The supplemental reading, “How race is made”, discussed race from a sensual angle, focusing solely on racism directed against blacks. Blacks’ deficiencies of taste, feeling, sight, and smell were, according to Smith, for the most part inferred by slaveholders primarily as a rationalization of their inferior position as slaves, though also as a justification for the harsh and often cruel treatment the slaves would frequently be subjected to. Smith quotes Charles Wright, an English surgeon, for examples of this: “Blacks’ ‘thicker and harder’ skin, especially on their feet… served ‘to defend them from injury’…Black slaves were clumsy creatures, their skin wholly suited to the demands of outdoor manual labor and tough enough to take an especially hard beating” (Smith 18-19). The Davis reading examined among other things religious justifications of racism, of which the application of the curse of Canaan to slavery and race was intriguing. All in all, both the readings give me the sense that racism in most cases arises from an initial need to justify slavery, or in a more general sense to justify superiority in any social context.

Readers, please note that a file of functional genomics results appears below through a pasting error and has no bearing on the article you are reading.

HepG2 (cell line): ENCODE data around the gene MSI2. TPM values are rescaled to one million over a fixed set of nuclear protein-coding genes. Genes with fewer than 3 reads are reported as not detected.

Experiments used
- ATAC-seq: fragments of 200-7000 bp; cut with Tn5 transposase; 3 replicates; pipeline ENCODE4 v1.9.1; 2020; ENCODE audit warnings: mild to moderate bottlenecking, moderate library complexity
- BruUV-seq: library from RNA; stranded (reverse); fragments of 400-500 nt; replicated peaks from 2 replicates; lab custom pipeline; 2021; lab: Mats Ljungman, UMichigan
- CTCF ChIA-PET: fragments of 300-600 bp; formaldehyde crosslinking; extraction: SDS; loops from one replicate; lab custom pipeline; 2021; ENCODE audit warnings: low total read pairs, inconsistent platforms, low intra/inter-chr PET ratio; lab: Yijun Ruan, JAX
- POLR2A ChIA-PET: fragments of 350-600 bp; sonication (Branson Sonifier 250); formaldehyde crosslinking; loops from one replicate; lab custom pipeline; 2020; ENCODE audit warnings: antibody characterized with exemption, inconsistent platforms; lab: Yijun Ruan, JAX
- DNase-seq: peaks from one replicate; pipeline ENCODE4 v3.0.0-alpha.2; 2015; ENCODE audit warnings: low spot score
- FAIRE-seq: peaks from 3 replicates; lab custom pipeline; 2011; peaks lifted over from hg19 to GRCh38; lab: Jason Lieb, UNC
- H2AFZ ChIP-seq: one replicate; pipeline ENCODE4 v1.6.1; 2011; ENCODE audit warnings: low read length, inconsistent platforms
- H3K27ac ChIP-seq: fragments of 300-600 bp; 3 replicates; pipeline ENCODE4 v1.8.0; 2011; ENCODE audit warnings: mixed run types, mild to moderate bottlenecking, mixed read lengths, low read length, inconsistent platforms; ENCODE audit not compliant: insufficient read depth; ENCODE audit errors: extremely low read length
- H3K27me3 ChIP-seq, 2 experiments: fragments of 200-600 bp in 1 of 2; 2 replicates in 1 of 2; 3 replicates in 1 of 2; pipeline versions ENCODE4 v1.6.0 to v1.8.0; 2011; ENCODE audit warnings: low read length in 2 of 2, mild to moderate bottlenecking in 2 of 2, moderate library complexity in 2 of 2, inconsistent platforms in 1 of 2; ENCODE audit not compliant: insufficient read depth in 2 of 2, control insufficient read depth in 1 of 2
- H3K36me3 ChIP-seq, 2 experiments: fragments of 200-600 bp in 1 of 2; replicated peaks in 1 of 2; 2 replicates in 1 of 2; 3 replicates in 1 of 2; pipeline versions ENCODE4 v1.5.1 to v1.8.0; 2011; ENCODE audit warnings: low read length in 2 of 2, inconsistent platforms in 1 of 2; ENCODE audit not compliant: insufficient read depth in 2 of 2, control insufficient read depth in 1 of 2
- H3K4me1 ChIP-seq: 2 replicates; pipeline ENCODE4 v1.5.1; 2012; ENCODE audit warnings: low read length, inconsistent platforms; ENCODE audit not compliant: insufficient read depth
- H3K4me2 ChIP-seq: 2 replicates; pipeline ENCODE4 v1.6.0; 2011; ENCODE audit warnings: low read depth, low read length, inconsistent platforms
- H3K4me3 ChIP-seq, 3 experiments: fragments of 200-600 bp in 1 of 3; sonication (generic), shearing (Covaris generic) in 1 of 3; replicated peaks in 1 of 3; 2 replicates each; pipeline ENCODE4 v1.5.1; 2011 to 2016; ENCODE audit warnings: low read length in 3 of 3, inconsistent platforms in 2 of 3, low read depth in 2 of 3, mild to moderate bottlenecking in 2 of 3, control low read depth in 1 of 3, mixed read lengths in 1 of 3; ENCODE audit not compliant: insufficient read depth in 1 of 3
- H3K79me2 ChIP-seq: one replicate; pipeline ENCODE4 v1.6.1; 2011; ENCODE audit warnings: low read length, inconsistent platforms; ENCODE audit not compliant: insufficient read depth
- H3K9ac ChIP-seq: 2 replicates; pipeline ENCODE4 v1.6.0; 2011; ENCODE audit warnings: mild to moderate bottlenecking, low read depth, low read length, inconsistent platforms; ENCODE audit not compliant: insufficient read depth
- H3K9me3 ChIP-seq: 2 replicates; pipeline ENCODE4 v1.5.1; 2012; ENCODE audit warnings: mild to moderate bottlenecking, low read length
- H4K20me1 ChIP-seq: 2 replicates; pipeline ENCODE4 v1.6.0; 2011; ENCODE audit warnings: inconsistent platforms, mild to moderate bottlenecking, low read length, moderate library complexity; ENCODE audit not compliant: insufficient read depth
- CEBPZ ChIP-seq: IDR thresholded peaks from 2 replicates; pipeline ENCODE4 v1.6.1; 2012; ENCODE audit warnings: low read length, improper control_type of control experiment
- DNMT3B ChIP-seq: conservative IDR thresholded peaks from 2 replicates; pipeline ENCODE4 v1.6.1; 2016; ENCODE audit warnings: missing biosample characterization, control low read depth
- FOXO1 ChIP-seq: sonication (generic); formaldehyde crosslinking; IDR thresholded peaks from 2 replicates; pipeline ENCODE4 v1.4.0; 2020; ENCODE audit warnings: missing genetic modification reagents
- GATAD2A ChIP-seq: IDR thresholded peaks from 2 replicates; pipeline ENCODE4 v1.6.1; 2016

• Christine Shaw January 23, 2013 at 9:05 am Reply

      The readings mention that since there were physical difference between the slaves and the slaveholders, some people took this to mean that there were innate differences as well. The supposed differences in how black slaves sensed things led whites to compare them to animals, and since both slaves and animals were often used to work in the fields, the idea was reinforced.

  6. Gahbrielle Armardi January 23, 2013 at 12:05 pm Reply

    I find it interesting how as humans, naturally we do not want to appear evil. So instead of considering slavery as something that was horrible, slave owners just put a religious stamp on their actions for justification.